Sept. 27, 2009 - 26th Sunday Cycle B

Sunday Reading Reflections
"For whoever is not against us is for us."

Click COMMENTS below to leave your reflections.

First Reading
Book of Numbers, Chapter 11, Verses 25-29

1. Eldad and Medad didn’t follow the rules. Therefore Joshua wanted to stop their prophesying. Can you relate to this kind of problem? What was Moses’ response? Is there any similarity to Jesus’ response in the gospel?

2. Does the Spirit work in other religions? Ever? Always? What might the Spirit be doing there? Do you look for gifts in other people to see what actions God might taking through them?

Second Reading
Letter of St. James, Chapter 5, Verses 1-6

1. Wages withheld from the harvesters cry aloud, James says. How does his message apply today?

2. The rich got their wealth at the expense of the poor. Explain this in terms of the harvesters in the reading. How does humane treatment relate to a living wage? To profound respect?

According to Mark, Chapter 9, Verses 38-43, 45, 47-48

1. John in the Gospel and Joshua in the First Reading had the same problem. What was Jesus’ response to the idea that no one outside the inner circle was to minister in his name? Can anyone lay exclusive claim to the reign of God as Jesus revealed it?

2. Did Jesus mean the words “cutting off hands” literally? If not, how do you interpret it?

Share Your Reflections
Please click COMMENTS below and leave your comments and reflections on this Sunday's Readings.


  1. Regina11:21 PM

    I feel bad when friends leave the Catholic Church and become Protestants. But I have to admit that most times, I also feel a certain sense of importance just because I'm Catholic and they are not. In this Sunday's Gospel, Jesus yanks me to the reality that it's what I do in His name that matters. And being Catholic is just a label that doesn't matter if I behave contrary to God's Word.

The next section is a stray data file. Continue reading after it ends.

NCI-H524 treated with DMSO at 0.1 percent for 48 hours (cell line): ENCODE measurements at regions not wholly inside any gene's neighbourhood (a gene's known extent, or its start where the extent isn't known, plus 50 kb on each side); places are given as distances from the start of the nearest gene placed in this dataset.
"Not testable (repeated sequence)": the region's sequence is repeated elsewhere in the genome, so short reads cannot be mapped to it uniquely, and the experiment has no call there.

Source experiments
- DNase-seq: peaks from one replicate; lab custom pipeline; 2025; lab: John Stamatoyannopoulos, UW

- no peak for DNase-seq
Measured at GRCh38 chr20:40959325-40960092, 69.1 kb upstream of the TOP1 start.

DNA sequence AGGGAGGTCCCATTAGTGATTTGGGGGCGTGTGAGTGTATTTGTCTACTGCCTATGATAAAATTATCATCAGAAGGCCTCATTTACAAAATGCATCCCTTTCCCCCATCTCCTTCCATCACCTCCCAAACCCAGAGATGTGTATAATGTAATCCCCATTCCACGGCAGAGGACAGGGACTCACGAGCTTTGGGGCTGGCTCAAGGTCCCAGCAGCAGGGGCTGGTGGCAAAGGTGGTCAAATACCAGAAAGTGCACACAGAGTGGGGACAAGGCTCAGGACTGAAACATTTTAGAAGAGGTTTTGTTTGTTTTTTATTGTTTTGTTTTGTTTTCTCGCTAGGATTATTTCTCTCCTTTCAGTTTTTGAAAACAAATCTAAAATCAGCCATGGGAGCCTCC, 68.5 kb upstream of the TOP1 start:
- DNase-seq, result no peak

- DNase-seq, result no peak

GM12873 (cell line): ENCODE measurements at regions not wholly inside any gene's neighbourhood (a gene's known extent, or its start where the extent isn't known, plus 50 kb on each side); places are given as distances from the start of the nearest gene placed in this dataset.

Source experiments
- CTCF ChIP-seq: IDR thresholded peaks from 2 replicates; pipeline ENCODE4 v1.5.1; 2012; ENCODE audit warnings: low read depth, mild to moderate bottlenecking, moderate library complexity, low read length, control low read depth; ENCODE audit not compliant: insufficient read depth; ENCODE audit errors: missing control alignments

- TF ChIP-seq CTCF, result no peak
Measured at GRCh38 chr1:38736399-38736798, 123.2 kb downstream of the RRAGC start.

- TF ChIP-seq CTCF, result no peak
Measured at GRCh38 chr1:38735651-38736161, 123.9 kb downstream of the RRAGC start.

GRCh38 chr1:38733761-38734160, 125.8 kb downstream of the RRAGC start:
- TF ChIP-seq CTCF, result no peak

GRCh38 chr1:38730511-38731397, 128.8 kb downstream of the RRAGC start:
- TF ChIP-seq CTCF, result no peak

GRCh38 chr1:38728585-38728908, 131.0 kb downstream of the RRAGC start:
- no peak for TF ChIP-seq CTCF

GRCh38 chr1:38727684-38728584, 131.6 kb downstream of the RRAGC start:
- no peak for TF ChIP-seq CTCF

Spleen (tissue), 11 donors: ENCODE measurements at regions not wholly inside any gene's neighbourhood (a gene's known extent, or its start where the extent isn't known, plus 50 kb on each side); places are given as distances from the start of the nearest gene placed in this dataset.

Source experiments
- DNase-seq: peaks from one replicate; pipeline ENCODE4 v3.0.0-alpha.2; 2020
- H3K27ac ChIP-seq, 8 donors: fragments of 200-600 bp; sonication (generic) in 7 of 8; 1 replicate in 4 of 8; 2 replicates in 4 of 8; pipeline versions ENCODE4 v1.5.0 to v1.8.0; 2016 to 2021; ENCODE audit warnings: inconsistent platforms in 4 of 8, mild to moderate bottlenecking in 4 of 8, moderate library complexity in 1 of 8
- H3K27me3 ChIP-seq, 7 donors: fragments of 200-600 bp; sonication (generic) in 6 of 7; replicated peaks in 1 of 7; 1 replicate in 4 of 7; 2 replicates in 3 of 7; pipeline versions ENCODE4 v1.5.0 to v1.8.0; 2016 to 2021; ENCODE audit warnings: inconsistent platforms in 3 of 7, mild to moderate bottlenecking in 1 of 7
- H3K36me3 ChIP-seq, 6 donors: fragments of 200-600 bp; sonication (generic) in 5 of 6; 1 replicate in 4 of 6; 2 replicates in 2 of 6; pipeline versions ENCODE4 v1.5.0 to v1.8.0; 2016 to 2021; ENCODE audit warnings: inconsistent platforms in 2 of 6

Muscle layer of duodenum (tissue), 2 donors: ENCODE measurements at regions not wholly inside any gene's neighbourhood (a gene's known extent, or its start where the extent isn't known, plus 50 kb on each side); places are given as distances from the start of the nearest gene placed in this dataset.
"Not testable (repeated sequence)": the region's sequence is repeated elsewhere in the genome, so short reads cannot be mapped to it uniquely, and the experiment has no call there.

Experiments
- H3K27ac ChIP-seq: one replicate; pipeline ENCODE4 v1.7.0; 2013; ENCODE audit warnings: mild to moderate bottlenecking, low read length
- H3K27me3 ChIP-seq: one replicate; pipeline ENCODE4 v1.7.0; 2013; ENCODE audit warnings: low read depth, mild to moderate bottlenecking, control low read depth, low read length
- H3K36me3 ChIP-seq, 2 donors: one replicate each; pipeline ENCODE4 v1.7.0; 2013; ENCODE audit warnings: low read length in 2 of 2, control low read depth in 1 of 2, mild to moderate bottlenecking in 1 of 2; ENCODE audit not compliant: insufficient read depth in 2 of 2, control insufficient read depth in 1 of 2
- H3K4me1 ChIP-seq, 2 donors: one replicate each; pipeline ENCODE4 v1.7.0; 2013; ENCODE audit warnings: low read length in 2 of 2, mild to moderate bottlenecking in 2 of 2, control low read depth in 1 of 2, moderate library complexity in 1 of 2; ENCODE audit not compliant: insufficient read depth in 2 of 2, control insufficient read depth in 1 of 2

2. Anonymous12:05 PM

    The Gospel moved me today. It offers ways and answers on how w can relate to our Protestant friends.

  3. First Reading:
    1. Eldad and Medad didn’t follow the rules. Therefore Joshua wanted to stop their prophesying. Can you relate to this kind of problem? What was Moses’ response? Is there any similarity to Jesus’ response in the gospel?

    Yes. I think that every human can relate to this kind of problem. Often, even if something is not new to us we maybe timid to approach it or respond to the rules. I remember is nun telling me, Yes, the church is where we meet as a community to celebrate and honor the death of Christ for our sins but that Jesus is in us all the time. Therefore, we can speak to him and be heard by him always. Viscera.

  4. Anonymous10:09 AM

    Yes, Go sell what you have and give to the poor is a directive. However, remember that Jesus had different messages for different people in the gospel. "the rich man went away very sad, for he had many possessions." This weekend one of the Deacons at my church preached that we are mere stewards of the money that God gives us. "We should not hug our blessings to ourselves but we are called to share them," We do not own our possessions. So, if we ask for more possessions or riches, what are we really asking for if we are followers of Jesus? We are asking for more work, which is fine if this is the path that God has for us and the will He has for us, to be a dispenser of possessions and we realize that he could at any time ask us to give every thing up. We are asking God to put more into our hands so that we can share it with others, if we are true believers. However, for this rich man, I think it was a little different. Here we have a man who was personally invited by God Himself perhaps even to be one of the Apostles! "sell all you have and come follow Me" Peter answered the call. Peter also did not have many possessions but he had to give up, to sacrifice as well. So should we not consider ourselves blessed who do not have many possessions as it is easier for us to follow Jesus as Jesus Himself says? If Jesus Himself says in the gospel it is harder for a rich man to get into heaven, why would we, if we really want to get into heaven, and I think all of us do, even want to be rich? Why would we want a harder road to heaven? Is not the road hard enough for us? Perhaps we have little because we are so loved? Remeber the widow who put all she had into the poor box? Can you think of a more rich act of faith? And might it be a little easier for you to put all that you have into the poor box if it is only $10 rather than if it is $10M. Isn't it, although still a tremendous sacrifice, just a little bit easier when we don't have all that much to give anyway in the way of material wealth if God asks us to give it all up? Aren't you already predisposed and trained in how to survive on faith and very little else if you are already very poor? And isn't your faith built even more when you see what God can do with your life when you offer it entirely up to Him holding nothing back?